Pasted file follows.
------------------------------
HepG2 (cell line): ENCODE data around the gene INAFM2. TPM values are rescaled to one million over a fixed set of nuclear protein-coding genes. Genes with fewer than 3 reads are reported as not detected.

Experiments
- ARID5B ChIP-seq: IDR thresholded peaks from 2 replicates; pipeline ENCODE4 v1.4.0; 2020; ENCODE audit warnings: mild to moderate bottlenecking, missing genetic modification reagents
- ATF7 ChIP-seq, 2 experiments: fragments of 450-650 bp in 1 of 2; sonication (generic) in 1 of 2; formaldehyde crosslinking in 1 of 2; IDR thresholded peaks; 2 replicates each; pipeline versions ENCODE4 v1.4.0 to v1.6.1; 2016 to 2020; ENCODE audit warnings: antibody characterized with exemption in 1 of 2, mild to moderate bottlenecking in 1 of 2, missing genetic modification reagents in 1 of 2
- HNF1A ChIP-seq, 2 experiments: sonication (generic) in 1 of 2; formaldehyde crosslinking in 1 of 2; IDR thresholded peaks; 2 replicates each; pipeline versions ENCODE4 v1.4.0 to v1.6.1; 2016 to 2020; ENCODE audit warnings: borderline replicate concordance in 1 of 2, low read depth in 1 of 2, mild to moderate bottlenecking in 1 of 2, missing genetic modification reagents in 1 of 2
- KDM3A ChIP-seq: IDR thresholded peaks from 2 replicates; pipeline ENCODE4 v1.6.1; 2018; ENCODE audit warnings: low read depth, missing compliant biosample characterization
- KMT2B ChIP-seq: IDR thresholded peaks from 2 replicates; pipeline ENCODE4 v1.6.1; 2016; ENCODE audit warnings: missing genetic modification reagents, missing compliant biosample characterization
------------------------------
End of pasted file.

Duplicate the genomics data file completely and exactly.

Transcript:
HepG2 (cell line): ENCODE data around the gene INAFM2. TPM values are rescaled to one million over a fixed set of nuclear protein-coding genes. Genes with fewer than 3 reads are reported as not detected.

Experiments
- ARID5B ChIP-seq: IDR thresholded peaks from 2 replicates; pipeline ENCODE4 v1.4.0; 2020; ENCODE audit warnings: mild to moderate bottlenecking, missing genetic modification reagents
- ATF7 ChIP-seq, 2 experiments: fragments of 450-650 bp in 1 of 2; sonication (generic) in 1 of 2; formaldehyde crosslinking in 1 of 2; IDR thresholded peaks; 2 replicates each; pipeline versions ENCODE4 v1.4.0 to v1.6.1; 2016 to 2020; ENCODE audit warnings: antibody characterized with exemption in 1 of 2, mild to moderate bottlenecking in 1 of 2, missing genetic modification reagents in 1 of 2
- HNF1A ChIP-seq, 2 experiments: sonication (generic) in 1 of 2; formaldehyde crosslinking in 1 of 2; IDR thresholded peaks; 2 replicates each; pipeline versions ENCODE4 v1.4.0 to v1.6.1; 2016 to 2020; ENCODE audit warnings: borderline replicate concordance in 1 of 2, low read depth in 1 of 2, mild to moderate bottlenecking in 1 of 2, missing genetic modification reagents in 1 of 2
- KDM3A ChIP-seq: IDR thresholded peaks from 2 replicates; pipeline ENCODE4 v1.6.1; 2018; ENCODE audit warnings: low read depth, missing compliant biosample characterization
- KMT2B ChIP-seq: IDR thresholded peaks from 2 replicates; pipeline ENCODE4 v1.6.1; 2016; ENCODE audit warnings: missing genetic modification reagents, missing compliant biosample characterization